Have you ever made a decision, taken an action, voiced or written something and then had one of those intuitive prickles that tells you that what you just did has irrevocably altered your life path?
That's what happened to me when I started working on the story that eventually became my new memoir, Walking Nature Home, just published last month by University of Texas Press. When I first got the story out onto paper, I read it over and got goosebumps. "This is going to change my life," I thought.
It did. But not the way I expected. And the change didn't exactly happen at warp speed: it took more than two decades. I figured that once I had the story written, I'd find an agent, who would sell it to a big publisher, the New York Times would review it and I'd be on my way as a writer. Well…. The last part was right: once I finished that first draft, I was on my way as a writer. No, I did not find an agent, sell the manuscript to a big publisher, or get reviewed in the New York Times (yet).
What I did do was get hooked on writing. And over the next 26 years, I wrote 11 books, literally hundreds of newspaper columns and articles for magazines and newspapers from the Cody (Wyo.) Enterprise to the Los Angeles Times, from Cricket for kids to Popular Mechanics and Audubon. I spoke to audiences large and small, taught writing workshops around the country, and eventually attracted readers who buy every book I write.
All those years, whenever I had time between urgent deadlines, I kept going back to that first story. I tried various ways of telling it, experimented with different voices, wove in supporting information from experts…. Each time, the tale improved, but it never quite found its rhythm or its heart. Finally, a friend read it and told me: "It's a love story. Let it off the leash!" (Thank you, Nancy Fay.)
I re-read it, and saw what she meant: I had tried to tell the story in a distant, objective way. That sucked the life out of it. I needed to write as the passionate, joyous, imperfect, doubting, searching, generous, foolish, loving human being I am, and let the other characters in the memoir speak up and be themselves too. Once I did that, the story found its voice and began to sing.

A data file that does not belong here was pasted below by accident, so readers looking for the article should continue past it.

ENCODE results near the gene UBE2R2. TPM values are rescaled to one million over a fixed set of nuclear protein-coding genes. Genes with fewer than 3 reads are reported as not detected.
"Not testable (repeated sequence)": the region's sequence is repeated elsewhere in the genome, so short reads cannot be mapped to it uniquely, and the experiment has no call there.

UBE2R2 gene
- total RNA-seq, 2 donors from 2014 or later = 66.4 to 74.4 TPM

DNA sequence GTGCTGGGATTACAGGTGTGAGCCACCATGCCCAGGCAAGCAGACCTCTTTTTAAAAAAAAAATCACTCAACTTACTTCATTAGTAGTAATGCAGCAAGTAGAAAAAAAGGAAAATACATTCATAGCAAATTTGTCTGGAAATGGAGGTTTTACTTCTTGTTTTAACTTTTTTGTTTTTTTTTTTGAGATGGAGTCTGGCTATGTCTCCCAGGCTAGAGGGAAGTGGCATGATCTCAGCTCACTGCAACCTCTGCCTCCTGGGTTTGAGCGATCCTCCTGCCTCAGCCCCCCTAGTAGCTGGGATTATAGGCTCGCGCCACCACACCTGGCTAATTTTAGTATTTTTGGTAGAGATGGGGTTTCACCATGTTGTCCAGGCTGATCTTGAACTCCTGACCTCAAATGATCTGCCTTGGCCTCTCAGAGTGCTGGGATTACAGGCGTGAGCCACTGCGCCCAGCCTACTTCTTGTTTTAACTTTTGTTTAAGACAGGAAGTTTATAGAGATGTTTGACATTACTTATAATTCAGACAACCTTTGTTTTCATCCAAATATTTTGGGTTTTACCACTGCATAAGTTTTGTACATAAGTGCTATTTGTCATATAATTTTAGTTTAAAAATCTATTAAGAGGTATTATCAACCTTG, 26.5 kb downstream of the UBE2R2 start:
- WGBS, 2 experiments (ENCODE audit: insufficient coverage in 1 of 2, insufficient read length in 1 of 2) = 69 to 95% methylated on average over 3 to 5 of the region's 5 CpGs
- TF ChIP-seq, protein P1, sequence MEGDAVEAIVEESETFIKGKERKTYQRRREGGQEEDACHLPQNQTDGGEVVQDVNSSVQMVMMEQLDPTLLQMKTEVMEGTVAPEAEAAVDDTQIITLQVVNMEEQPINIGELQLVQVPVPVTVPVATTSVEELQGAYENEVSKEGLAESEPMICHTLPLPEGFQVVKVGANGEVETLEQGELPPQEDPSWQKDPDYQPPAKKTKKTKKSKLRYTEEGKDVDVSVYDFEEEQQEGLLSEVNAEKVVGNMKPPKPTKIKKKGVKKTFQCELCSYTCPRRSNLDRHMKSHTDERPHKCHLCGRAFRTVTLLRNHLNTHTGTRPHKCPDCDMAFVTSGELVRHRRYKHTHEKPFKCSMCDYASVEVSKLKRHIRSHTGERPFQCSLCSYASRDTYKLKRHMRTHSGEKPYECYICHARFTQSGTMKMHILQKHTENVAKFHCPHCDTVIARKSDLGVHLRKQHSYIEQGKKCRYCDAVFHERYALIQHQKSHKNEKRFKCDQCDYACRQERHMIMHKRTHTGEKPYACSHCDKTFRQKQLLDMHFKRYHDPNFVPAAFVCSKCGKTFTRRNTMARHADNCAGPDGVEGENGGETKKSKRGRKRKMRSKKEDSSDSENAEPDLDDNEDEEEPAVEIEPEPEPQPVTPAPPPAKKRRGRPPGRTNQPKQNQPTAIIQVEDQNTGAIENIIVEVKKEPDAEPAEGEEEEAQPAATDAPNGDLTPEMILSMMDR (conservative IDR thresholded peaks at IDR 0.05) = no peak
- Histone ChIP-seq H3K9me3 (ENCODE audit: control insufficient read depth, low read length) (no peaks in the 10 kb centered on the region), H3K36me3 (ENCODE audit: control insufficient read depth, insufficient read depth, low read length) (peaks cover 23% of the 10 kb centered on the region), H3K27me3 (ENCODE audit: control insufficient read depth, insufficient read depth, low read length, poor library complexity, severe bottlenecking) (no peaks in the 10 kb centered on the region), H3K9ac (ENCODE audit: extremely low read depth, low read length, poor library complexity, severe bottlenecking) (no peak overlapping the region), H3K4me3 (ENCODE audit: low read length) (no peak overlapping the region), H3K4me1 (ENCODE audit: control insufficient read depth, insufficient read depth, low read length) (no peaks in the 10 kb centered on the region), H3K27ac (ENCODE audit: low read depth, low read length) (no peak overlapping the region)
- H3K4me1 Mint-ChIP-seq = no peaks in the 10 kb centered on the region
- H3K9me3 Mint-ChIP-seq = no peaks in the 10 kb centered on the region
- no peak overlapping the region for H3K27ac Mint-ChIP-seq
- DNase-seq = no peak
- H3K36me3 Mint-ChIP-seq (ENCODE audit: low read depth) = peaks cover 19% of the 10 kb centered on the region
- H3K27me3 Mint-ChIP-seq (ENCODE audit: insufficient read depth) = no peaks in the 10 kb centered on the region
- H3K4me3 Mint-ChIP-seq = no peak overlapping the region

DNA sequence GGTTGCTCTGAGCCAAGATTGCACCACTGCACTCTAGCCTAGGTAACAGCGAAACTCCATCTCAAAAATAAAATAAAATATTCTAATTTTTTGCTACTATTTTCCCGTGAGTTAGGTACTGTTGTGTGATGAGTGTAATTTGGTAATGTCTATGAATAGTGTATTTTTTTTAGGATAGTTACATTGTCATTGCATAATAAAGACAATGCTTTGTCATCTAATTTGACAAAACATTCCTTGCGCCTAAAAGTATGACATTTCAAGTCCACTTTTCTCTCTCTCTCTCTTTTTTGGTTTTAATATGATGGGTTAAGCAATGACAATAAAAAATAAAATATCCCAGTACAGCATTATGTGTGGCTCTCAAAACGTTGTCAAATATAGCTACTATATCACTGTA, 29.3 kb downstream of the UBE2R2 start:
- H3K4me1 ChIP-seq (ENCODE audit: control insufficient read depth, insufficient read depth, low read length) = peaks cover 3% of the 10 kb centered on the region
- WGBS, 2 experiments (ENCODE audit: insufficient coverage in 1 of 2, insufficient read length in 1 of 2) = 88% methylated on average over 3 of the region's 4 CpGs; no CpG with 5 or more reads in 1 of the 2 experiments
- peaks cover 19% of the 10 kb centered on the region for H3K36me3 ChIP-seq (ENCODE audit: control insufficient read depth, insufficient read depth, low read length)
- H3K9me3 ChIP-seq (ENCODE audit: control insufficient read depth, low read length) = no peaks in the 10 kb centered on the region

And I found a publisher who loved it and turned it into a beautiful book, the kind of book that people pick up and cherish. It's gotten some wonderful reviews (not in the New York Times–yet), but mostly it seems to be selling by word of mouth, hand to hand, and heart to heart. Suddenly (and the book has been out less than two months), I get a steady stream of fan emails and requests for my time: Can you come speak to my club, group, or in my lecture series? Will you read at my bookstore? Would you teach a workshop at my school or writing conference?
Suddenly the quiet writing time that I have depended on to meet my deadlines and generate work that pays the bills, the time I need to listen to my inner voice and nurture my soul, is hard to find. Suddenly I'm working seven days a week just to keep up. (And no, I'm not getting rich. I was going to say that would make it easier, but truthfully, it wouldn't. Money brings its own complications.)
What I felt twenty-something years ago was true: this story would, and did, change my life. I just didn't know how long it would take, or what the change would mean. It hooked me on writing, helped me find my voice and the stories I tell best, and finally, it gave me the courage to write in a personal and open-hearted way that inspires readers to say things like, "Could not put it down–when to bed with tear tracks still staining my cheeks. What a beautiful, intimate, insightful, and moving piece of work."
Oh, my! Even as I struggle to find my balance in writing and life, I am grateful to have the gift of reaching and touching others' hearts. And onward I go, trusting that the story I've finally written will guide me, too.
This is the tenth and penultimate stop on my blog book tour, a virtual journey to promote Walking Nature Home. My previous stop was with artist, writer, and considerer of a creative life Susan Gallacher-Turner. Last night Matilda Butler and Kendra Bonnett interviewed me for their insightful teleseminar series for Women's Memoirs. (If you missed the live event, you'll be able to hear it via a link on their site beginning on Monday.) The tour ends at my blog, Walking Nature Home, on 4/12, with a wrap-up and surprise. If you want to know more about the book, check my web site or read a review on Story Circle Book Reviews. (Illustration of the constellation Orion by artist Sherrie York, from the book.)